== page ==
His research range across all the areas of optics, such as undulate optics, LASER optics, geometrical optics, optical information handling and optical communication, non-linear optics, light scattering, and spectroscopy. His representative research included: research on interferometer and high-rate reflector composed of metal thin film and organic body thin film, research on the development of lenses for cameras and photocopiers, research on the development of an optical system for lithography to produce semiconductors, and research on the optical characteristics of transmission via optical fibers. These research endeavors were based on basic research, but also had the characteristics of applied research by developing technologies needed for the development of optical equipment and parts and the optical industry. Especially, along with the growth of the Korean optical industry in the 1980s, he led the establishment of the Korea Optics Society in 1989 with the participation by researchers in electricity and electronics, chemistry, and mechanics to promote industrial research in the optical area. He also convened a product exhibition by the Korean optical industry, taking the opportunity of the Pan-Pacific International Conference on LASER and Photoelectron in 1996, according to his pet theory focusing on industry-academia cooperation.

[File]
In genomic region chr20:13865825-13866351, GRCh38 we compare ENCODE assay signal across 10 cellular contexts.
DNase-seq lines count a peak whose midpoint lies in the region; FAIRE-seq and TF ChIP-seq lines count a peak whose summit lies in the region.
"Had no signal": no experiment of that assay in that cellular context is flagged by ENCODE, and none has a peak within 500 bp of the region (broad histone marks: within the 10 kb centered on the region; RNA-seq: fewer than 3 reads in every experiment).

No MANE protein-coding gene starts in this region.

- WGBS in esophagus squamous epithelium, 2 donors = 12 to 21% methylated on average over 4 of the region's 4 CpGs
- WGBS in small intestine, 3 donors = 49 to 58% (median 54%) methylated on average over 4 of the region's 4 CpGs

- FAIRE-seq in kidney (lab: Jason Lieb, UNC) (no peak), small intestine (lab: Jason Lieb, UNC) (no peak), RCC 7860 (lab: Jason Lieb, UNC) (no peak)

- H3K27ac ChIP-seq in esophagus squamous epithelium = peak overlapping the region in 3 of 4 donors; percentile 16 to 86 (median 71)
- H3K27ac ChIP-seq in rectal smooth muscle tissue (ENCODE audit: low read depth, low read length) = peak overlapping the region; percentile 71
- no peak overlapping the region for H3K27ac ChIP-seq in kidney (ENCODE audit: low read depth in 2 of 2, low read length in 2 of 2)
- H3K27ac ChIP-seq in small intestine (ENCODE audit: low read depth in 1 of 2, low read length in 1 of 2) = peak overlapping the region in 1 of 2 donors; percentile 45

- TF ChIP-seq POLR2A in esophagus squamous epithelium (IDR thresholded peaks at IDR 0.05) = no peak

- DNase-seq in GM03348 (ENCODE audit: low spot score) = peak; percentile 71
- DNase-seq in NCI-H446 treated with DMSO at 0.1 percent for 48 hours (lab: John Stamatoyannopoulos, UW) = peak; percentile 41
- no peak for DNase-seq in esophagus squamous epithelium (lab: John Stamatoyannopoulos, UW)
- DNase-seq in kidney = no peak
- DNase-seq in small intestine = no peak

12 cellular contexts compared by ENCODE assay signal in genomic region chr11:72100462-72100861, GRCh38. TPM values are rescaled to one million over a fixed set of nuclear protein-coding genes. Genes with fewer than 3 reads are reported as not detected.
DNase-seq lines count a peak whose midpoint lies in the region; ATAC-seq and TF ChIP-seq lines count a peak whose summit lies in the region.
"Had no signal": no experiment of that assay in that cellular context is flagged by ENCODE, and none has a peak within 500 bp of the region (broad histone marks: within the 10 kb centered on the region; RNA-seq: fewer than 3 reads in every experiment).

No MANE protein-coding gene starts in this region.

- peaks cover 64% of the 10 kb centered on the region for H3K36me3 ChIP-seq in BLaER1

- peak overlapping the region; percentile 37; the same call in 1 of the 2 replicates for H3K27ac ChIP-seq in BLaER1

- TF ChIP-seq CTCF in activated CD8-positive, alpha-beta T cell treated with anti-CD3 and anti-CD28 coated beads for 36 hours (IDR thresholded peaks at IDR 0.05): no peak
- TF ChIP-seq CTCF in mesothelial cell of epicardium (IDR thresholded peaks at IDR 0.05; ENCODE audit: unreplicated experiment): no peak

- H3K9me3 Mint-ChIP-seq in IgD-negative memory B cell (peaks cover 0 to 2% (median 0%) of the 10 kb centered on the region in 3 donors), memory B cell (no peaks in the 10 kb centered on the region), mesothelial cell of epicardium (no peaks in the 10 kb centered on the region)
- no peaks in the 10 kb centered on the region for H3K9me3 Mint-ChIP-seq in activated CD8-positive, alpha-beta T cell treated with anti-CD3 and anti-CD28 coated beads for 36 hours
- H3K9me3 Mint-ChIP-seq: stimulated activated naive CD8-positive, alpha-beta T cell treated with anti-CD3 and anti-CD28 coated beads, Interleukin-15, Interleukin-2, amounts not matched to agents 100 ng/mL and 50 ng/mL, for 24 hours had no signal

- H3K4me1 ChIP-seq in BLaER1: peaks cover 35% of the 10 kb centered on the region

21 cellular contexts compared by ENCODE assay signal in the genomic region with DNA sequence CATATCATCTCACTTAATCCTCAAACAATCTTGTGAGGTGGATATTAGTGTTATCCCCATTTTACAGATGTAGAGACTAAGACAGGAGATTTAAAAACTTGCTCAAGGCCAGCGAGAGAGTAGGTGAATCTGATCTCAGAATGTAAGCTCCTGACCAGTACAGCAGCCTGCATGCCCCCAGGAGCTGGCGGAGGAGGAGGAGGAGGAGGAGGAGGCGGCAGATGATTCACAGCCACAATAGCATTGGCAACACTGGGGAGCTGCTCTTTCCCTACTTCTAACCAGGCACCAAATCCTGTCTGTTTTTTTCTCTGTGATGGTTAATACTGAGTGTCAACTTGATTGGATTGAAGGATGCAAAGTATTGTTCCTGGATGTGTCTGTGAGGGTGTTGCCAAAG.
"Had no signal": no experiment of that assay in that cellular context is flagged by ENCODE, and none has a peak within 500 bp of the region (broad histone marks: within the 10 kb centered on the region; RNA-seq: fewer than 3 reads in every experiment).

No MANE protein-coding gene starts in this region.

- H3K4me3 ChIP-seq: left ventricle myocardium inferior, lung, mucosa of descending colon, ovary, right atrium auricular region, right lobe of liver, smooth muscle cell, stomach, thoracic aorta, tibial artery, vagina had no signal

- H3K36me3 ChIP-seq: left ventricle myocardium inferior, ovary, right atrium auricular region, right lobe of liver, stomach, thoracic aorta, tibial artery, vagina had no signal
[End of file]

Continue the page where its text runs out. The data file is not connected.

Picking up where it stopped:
Fostered lots of optics researchers and created a world-class optics researchers’ group
His research spirit that focused on applied research that may improve the lives of mankind as much as basic research has carried over to his students of 107 masters and 48 Ph.Ds. They advanced out to universities, industrial corporations, and public institutes and led the development of the Korean optical industry, along with their teacher, Dr. Lee, enhancing the profile of Korean optic research globally.
He was recognized for his devotion and achievements in research, education, and science administration by the government and academic organizations in Korea and overseas. He had the honor of receiving the Order of Civil Merit, Peony Medal in 1979, the Presidential Award, Korea Science and Technology Award in 1982, and the Order of Civil Merit, Rose of Sharon Medal in 2000. Internationally, he was appointed as a Fellow of the American Optics Society in 1975 and won the Esther Hoffman Beller Medal from the US Optics Society in 2007. In addition, in 2014, the American Optics Society and the Korea Optics Society jointly established the ‘Lee Sang Soo Award’ and ever since are granting the award to those who have contributed to the development of optics biannually.
Professor Shinmyeong Sang Soo Lee has made broad activities as an optics researcher, educator, and science administrator and organizer. Through the activities, he showed how scientific research can contribute to industrial development since the 1960s to the 2000s, making him a living witness.